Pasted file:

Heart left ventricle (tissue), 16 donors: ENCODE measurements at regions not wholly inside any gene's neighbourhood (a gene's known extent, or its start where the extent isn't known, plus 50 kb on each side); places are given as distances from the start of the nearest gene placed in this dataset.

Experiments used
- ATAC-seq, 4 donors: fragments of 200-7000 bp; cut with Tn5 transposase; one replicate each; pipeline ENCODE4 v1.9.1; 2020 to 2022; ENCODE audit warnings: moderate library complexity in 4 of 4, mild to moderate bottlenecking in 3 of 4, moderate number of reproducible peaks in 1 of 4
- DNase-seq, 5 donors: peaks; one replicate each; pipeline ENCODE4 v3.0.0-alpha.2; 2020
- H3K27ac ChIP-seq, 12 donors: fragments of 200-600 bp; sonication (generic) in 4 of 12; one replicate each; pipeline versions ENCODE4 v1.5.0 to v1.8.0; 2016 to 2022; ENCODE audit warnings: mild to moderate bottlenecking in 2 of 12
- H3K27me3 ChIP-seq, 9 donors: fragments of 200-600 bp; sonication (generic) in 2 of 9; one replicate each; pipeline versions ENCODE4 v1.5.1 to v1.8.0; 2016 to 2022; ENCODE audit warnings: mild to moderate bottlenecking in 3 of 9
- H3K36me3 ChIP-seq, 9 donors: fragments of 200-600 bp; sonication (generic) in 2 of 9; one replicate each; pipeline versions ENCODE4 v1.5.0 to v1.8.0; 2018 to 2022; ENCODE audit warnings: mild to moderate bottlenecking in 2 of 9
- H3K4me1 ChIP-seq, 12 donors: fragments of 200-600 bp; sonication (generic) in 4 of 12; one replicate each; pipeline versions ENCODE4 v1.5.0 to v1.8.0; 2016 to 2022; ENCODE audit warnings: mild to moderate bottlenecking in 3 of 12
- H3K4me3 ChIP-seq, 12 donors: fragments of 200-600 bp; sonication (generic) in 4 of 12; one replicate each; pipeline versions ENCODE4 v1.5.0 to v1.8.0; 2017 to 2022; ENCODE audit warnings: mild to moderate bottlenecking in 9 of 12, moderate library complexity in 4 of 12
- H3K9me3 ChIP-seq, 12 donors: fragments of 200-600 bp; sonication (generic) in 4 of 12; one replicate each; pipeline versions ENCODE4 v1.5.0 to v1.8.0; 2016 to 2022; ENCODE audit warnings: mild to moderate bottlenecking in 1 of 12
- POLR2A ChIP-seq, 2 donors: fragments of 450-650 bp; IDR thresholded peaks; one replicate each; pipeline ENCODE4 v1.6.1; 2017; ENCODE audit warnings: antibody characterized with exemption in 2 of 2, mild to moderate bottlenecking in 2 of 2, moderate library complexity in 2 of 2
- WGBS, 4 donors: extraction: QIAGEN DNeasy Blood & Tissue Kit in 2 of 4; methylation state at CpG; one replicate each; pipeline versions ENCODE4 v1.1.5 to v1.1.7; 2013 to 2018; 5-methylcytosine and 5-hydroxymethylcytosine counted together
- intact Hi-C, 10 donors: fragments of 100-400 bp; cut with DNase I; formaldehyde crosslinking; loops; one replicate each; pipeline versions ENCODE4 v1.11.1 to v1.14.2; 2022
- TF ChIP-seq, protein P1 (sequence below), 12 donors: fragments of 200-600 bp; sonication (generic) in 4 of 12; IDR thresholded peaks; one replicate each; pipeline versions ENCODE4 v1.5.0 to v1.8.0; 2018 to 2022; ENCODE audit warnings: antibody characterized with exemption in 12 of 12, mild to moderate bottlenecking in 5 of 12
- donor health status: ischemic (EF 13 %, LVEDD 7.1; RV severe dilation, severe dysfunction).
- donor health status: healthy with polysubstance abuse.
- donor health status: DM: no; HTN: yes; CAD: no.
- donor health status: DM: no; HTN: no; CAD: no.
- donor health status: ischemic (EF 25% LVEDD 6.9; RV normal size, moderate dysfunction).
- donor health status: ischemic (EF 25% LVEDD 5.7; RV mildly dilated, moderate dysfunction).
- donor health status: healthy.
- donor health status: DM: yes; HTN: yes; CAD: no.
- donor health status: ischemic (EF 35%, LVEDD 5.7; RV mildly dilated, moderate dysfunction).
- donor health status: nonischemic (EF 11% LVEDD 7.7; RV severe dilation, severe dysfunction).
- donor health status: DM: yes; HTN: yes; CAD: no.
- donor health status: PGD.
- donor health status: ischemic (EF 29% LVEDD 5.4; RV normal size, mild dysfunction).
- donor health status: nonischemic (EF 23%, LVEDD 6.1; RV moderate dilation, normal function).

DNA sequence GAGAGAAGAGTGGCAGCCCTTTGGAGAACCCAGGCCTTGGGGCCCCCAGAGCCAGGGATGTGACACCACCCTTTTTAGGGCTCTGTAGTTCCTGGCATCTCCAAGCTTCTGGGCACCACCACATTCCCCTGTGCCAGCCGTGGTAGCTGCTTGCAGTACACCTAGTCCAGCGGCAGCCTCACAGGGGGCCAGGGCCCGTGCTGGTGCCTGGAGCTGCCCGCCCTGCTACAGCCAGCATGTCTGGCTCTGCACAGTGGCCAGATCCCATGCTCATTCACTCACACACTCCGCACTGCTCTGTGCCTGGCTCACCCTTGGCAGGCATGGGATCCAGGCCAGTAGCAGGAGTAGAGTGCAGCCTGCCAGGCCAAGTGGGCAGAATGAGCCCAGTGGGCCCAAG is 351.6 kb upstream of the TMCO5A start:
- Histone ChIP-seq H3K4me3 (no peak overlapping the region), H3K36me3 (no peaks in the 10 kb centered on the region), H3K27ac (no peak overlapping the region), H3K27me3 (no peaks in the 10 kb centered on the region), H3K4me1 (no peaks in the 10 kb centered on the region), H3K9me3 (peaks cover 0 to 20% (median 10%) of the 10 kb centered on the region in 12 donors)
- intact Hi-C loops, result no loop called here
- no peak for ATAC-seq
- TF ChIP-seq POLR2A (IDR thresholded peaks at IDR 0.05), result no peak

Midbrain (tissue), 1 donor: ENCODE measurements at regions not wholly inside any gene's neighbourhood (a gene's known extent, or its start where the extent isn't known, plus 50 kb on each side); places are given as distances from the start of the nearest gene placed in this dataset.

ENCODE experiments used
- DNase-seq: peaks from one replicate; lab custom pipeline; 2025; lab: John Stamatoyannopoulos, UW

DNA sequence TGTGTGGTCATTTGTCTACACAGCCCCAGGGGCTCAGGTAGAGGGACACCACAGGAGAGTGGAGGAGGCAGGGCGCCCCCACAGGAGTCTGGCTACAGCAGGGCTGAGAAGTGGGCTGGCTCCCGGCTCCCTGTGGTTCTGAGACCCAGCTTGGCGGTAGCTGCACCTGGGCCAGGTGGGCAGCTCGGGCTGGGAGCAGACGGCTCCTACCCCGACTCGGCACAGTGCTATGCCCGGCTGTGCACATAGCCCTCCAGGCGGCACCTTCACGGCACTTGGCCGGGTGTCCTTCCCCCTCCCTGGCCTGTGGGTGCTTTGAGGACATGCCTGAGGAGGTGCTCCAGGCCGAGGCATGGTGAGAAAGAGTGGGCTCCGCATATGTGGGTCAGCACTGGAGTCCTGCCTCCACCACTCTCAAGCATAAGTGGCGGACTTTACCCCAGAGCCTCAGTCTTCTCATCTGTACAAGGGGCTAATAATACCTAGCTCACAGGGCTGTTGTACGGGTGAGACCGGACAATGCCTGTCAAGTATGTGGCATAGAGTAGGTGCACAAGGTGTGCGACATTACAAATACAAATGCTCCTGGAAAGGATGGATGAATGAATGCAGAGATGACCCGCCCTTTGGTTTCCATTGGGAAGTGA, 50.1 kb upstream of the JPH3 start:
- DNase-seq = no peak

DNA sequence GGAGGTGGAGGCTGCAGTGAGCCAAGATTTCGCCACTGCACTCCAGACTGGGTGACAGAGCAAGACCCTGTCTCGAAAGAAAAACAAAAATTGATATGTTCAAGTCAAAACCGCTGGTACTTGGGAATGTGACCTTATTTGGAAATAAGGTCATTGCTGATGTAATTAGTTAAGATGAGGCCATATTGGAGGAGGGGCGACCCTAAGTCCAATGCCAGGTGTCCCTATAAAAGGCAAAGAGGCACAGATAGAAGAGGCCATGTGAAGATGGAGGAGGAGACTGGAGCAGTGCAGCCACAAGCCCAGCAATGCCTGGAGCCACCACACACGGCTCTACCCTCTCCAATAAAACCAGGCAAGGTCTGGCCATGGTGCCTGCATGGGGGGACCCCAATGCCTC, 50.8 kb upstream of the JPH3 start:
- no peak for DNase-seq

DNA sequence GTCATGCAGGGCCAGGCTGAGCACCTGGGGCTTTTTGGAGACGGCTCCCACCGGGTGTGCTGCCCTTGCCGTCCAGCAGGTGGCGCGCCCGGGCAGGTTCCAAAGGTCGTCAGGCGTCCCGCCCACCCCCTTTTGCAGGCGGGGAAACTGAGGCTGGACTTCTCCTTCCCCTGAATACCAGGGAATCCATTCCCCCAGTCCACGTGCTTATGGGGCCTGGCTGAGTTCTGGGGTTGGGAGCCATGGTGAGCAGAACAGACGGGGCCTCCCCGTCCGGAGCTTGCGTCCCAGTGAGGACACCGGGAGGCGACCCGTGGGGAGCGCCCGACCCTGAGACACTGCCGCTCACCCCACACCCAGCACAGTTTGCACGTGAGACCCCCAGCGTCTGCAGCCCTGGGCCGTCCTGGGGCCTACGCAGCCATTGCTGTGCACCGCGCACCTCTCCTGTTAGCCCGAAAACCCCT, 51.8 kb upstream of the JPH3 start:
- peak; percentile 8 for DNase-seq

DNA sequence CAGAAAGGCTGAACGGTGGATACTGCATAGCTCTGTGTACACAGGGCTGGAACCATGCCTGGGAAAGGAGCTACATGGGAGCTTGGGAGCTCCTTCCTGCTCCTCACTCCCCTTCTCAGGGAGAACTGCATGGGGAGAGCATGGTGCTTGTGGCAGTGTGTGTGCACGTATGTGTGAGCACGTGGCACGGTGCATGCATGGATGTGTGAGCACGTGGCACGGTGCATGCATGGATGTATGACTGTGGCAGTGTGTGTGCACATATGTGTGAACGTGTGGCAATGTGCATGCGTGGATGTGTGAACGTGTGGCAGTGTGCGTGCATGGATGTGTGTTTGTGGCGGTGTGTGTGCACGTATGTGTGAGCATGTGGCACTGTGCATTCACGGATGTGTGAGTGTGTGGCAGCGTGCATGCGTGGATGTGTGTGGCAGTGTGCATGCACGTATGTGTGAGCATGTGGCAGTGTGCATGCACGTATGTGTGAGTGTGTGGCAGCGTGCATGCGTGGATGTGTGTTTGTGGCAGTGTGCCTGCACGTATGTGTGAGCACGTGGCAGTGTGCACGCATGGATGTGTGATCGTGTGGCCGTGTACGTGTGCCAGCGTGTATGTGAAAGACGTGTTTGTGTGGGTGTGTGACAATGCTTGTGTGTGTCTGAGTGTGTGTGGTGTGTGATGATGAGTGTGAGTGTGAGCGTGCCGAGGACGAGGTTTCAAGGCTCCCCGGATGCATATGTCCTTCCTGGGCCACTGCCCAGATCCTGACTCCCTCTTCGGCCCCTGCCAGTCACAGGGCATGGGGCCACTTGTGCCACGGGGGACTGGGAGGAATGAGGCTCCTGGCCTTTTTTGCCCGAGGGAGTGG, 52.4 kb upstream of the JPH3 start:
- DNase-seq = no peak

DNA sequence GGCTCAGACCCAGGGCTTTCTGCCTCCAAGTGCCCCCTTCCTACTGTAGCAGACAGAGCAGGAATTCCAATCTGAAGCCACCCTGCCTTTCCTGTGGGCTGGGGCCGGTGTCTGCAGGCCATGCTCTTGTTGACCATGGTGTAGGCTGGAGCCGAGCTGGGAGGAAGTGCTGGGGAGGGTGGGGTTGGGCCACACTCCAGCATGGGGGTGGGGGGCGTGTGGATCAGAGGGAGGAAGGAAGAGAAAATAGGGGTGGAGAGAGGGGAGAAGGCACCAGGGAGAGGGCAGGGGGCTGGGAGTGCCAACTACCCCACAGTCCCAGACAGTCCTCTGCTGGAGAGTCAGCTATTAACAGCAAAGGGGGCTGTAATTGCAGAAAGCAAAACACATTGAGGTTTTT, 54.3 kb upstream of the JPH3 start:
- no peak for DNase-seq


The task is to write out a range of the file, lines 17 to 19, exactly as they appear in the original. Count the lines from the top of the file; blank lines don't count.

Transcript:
- donor health status: DM: no; HTN: yes; CAD: no.
- donor health status: DM: no; HTN: no; CAD: no.
- donor health status: ischemic (EF 25% LVEDD 6.9; RV normal size, moderate dysfunction).